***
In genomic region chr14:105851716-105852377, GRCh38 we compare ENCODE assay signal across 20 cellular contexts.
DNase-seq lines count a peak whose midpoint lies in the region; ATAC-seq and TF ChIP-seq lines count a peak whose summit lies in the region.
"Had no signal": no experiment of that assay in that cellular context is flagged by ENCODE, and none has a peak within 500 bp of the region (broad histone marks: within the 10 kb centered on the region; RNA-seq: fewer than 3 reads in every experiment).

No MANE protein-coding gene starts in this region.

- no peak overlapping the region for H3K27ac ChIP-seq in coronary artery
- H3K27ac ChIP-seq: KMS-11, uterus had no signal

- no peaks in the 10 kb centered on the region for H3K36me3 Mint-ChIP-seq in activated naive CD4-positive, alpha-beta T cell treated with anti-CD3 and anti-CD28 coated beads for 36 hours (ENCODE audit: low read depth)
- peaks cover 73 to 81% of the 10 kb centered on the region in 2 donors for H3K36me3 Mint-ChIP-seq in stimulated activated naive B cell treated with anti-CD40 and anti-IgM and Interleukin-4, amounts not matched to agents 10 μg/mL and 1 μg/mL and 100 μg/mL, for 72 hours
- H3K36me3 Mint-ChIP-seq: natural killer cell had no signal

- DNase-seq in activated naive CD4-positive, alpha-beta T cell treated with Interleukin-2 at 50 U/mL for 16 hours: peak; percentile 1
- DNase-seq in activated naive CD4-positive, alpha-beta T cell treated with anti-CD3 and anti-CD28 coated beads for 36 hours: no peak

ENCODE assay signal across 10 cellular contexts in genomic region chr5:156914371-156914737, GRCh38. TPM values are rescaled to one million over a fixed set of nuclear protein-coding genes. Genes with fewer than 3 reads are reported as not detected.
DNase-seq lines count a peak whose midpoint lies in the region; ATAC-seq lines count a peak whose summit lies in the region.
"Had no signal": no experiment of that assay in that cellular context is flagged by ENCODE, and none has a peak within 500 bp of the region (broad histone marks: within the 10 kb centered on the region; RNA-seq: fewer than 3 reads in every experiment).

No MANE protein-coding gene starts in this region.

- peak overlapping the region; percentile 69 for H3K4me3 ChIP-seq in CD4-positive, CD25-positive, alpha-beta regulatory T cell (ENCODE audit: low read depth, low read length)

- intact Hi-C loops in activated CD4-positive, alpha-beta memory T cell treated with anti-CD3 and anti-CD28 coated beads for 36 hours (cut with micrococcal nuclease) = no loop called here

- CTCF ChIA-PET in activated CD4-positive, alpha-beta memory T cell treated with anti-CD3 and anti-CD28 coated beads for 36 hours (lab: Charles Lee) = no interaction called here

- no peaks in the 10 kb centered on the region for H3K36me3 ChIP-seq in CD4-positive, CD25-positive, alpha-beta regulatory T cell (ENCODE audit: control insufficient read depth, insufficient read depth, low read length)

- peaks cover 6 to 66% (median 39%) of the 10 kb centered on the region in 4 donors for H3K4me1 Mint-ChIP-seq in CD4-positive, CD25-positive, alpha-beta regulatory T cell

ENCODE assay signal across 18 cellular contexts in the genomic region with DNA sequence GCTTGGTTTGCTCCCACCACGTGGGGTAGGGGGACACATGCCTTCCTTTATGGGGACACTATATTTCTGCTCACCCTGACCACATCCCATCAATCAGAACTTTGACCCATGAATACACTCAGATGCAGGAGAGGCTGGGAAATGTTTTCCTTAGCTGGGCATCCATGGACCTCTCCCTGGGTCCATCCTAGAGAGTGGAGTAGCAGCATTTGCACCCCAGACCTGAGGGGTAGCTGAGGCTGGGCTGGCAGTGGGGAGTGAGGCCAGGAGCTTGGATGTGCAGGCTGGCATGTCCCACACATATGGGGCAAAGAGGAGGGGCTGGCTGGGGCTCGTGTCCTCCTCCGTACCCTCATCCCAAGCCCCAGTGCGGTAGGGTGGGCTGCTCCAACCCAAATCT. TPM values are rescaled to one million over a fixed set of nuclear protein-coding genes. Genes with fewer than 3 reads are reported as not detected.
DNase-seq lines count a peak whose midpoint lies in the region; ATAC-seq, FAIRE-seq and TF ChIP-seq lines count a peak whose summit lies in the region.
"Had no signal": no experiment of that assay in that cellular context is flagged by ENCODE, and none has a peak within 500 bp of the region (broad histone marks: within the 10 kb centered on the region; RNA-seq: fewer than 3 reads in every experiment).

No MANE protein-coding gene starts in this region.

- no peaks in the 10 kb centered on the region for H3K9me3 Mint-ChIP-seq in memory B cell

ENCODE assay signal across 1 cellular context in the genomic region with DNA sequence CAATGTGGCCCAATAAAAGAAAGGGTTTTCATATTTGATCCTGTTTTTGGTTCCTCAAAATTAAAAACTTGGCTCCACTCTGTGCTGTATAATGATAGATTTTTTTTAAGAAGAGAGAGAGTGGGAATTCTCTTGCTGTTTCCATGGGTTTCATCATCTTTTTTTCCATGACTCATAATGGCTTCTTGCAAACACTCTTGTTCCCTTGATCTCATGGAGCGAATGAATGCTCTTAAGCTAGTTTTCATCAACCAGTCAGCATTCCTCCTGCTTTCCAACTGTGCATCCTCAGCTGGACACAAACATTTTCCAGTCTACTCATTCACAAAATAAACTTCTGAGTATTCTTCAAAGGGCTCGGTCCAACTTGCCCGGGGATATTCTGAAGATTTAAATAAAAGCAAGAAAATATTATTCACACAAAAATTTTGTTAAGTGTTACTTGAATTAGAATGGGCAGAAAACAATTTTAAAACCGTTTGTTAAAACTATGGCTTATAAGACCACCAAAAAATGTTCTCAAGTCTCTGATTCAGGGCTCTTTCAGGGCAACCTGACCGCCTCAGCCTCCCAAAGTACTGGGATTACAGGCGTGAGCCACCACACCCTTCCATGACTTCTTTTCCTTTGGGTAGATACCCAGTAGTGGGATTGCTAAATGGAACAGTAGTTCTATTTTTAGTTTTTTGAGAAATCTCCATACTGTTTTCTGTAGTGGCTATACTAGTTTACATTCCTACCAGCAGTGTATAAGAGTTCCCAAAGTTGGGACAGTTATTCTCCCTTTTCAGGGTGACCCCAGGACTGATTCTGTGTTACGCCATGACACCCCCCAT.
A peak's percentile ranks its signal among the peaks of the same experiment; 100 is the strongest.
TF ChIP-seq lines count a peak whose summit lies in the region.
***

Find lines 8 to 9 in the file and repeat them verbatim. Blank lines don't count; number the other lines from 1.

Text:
- peaks cover 73 to 81% of the 10 kb centered on the region in 2 donors for H3K36me3 Mint-ChIP-seq in stimulated activated naive B cell treated with anti-CD40 and anti-IgM and Interleukin-4, amounts not matched to agents 10 μg/mL and 1 μg/mL and 100 μg/mL, for 72 hours
- H3K36me3 Mint-ChIP-seq: natural killer cell had no signal